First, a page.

Text and Photos by Peter Vankevich
The Laughing Gull, Larus atricilla, is the most common black-hooded gull that can easily be seen along the coasts of the Carolinas, especially flying along the ferries to Hatteras and back. They prefer to breed on islands without predators. During the late 18th and 19th century they were in danger of extinction due to the harvesting of feathers and eggs.
Once they received protective status, their numbers rebounded. Historically, the Laughing Gull was the only breeding gull species in North Carolina. In recent decades it has been joined by Herring and Great Black-backed gulls as breeders, all in coastal areas. Today, one of their threats is the increasing population of these larger and more aggressive gulls that will feed on their eggs and chicks.
They are named because their call in flight sounds like a loud laugh.
I chose this bird for September because at this time of year, they molt and lose their black hoods leaving the plumage around the head to have a smudgy look.
Many years ago when I started birding, I visited the island of Chincoteague, Virginia in August and again in September. I thought that the Laughing Gulls that were so common a few weeks earlier must have migrated. After some study of the Peterson Field Guide to the Birds and, more importantly, some field observation, I realized that the gulls without the black hoods were one and the same.
When this molt occurs, you can tell them apart from the similar sized Ring-billed Gulls by their darker slate-colored mantles (backs), black bills and their legs are reddish black to black. The paler Ring-billed Gulls have yellow legs.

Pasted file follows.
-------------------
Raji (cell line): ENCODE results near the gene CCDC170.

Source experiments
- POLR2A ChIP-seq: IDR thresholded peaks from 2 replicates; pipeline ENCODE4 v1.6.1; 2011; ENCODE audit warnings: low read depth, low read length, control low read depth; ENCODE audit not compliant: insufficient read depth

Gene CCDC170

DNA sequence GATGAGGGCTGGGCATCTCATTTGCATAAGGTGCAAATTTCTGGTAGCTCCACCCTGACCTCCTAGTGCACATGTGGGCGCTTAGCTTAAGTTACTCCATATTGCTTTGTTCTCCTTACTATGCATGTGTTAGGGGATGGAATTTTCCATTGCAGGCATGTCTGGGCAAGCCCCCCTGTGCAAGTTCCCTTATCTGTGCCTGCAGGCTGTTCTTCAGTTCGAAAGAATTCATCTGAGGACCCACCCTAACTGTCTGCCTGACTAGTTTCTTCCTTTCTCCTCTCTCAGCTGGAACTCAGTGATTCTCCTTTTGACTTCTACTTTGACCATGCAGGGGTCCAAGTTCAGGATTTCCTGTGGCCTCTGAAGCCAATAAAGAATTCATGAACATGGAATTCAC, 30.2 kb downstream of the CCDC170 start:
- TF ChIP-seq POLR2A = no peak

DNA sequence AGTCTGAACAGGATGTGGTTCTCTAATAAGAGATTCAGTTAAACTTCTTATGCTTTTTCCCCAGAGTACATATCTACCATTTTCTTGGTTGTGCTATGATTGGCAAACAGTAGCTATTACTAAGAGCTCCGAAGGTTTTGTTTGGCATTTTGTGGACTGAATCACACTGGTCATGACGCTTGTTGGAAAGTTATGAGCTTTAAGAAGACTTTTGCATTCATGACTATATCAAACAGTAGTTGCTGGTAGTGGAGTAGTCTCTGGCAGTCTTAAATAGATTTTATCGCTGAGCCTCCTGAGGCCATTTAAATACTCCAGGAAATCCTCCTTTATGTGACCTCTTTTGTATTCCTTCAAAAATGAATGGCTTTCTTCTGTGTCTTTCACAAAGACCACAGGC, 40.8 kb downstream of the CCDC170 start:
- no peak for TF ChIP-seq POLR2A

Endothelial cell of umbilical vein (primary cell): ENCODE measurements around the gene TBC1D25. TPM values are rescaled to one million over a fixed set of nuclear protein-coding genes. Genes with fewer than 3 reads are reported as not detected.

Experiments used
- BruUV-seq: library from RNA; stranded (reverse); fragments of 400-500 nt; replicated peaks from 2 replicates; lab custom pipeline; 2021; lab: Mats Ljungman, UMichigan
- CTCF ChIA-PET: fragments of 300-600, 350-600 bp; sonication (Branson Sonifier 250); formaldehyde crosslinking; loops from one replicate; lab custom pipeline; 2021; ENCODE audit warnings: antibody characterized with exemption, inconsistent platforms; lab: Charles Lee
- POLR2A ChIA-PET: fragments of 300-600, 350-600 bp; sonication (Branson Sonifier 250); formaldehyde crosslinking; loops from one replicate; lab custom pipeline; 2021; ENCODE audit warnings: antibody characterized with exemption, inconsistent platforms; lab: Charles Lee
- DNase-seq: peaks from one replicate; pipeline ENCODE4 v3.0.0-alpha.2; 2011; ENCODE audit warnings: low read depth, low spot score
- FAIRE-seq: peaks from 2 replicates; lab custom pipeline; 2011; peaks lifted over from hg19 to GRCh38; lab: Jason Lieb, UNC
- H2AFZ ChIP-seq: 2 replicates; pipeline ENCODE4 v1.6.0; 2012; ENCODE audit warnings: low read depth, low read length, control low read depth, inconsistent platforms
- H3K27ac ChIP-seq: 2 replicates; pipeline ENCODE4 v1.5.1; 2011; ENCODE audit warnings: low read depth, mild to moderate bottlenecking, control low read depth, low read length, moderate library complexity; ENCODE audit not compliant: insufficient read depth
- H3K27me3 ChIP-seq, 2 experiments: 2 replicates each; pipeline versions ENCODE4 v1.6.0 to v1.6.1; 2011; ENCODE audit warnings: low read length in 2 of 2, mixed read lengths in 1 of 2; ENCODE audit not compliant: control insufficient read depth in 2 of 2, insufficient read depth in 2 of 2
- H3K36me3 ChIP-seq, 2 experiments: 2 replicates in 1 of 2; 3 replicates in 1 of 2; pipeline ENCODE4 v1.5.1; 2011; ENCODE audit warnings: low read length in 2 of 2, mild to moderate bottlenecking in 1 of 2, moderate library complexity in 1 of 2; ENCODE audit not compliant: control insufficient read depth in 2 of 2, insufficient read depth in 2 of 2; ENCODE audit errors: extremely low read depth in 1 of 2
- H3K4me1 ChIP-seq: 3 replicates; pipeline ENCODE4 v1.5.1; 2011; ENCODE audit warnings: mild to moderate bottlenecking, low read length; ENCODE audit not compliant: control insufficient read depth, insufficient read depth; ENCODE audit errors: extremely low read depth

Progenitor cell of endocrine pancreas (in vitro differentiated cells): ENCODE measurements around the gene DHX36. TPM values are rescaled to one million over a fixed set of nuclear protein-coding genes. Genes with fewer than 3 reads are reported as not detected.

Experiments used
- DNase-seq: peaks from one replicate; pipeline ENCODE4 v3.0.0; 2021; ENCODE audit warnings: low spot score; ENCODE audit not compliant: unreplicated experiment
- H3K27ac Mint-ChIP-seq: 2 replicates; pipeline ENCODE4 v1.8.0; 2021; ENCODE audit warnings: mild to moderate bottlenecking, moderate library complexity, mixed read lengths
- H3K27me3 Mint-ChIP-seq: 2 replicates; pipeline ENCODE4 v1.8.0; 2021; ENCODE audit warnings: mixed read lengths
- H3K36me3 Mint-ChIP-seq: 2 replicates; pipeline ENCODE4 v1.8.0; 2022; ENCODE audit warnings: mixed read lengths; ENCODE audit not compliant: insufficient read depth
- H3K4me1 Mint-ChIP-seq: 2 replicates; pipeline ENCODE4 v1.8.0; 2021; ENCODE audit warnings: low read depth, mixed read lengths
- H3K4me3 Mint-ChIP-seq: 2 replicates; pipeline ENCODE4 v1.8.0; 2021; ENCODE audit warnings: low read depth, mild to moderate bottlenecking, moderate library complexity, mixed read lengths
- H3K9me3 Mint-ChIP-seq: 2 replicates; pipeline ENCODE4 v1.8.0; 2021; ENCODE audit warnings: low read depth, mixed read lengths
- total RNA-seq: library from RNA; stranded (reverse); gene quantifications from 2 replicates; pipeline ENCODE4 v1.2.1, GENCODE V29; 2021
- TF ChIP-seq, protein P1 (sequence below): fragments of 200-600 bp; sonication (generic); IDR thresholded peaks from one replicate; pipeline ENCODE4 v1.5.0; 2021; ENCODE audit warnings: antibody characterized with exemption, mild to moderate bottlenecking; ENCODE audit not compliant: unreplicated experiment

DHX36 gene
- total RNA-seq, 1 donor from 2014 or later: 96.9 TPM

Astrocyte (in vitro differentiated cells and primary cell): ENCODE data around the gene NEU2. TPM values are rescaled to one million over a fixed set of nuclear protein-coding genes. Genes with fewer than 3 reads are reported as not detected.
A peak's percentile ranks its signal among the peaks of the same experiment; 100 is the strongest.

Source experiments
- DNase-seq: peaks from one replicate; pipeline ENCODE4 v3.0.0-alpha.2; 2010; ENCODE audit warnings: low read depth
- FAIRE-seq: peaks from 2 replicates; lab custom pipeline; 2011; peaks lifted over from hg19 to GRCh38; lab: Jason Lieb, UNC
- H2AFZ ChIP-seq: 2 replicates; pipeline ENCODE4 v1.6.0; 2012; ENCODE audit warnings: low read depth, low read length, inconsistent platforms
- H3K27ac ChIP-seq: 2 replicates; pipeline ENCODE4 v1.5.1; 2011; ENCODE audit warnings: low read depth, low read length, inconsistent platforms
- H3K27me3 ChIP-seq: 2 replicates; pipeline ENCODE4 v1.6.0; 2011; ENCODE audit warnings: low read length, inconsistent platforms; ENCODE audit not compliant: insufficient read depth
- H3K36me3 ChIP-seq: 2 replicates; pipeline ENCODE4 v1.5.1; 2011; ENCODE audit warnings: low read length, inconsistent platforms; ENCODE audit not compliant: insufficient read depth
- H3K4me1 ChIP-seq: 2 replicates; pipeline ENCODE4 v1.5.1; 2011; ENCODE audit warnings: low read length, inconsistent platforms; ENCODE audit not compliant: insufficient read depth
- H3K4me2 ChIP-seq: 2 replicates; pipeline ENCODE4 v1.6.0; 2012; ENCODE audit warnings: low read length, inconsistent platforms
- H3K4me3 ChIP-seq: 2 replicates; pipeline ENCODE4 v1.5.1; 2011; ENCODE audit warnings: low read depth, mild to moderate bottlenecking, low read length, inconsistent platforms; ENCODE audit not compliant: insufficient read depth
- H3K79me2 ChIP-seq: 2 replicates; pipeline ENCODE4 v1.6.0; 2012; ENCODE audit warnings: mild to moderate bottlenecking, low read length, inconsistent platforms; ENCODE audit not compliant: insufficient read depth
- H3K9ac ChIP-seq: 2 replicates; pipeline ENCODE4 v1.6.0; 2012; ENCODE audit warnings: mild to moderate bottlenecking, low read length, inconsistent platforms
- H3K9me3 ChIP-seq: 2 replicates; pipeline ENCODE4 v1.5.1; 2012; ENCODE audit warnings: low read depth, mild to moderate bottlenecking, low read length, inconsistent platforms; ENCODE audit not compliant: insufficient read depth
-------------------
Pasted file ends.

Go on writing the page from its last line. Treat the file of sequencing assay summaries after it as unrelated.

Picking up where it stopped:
Occasionally you may see Laughing flying circles over the village feeding on insects; and in late fall they sometimes will land on the cedar trees to feed on their berries.
For a gull, they do not like cold weather. I compile both Ocracoke and the Portsmouth Island Christmas Bird Counts (CBC) that take place usually just before New Year’s Day.’ If the preceding weeks are cold, we find very few of them present. Last year, a group of fifteen or more observers managed to find only two birds on Ocracoke and three on Portsmouth Island. They return in breeding plumage in March.
Best time to see: March into December. A few can be seen in January and February
Where: Anywhere on the island.
Listen: The Macaulay Library at the Cornell Lab of Ornithology has a variety of Red Knot recordings. Click here to listen.
Birds of the Outer Banks Checklist
As you may imagine, the Laughing Gull is named after its call which sounds na bit like ha-ha-ha ha-haaaaaa. Since I don’t have any cultural references for these guys, I’ll play off its name and tell one of the two funny bird jokes I know. (Yes, the other involves a parrot and you won’t read it here.) A guy was caught roasting four Bald Eagles. He begs for mercy from the court. “Your honor, I got lost in the woods for two days and stumbled across this eagle’s nest. It was them or me; I was starving.” The judge frowned, “I’m not sure I buy this, but I’m fining you only $250. Case dismissed.” A few moments later, the judge calls him back and says quietly, “I’m a hunter, just between you and me, how did they taste.” The defendant’s eyes light up and he says, “The best I can describe it, your Honor, the taste is a cross between a Whooping Crane and a Spotted Owl.”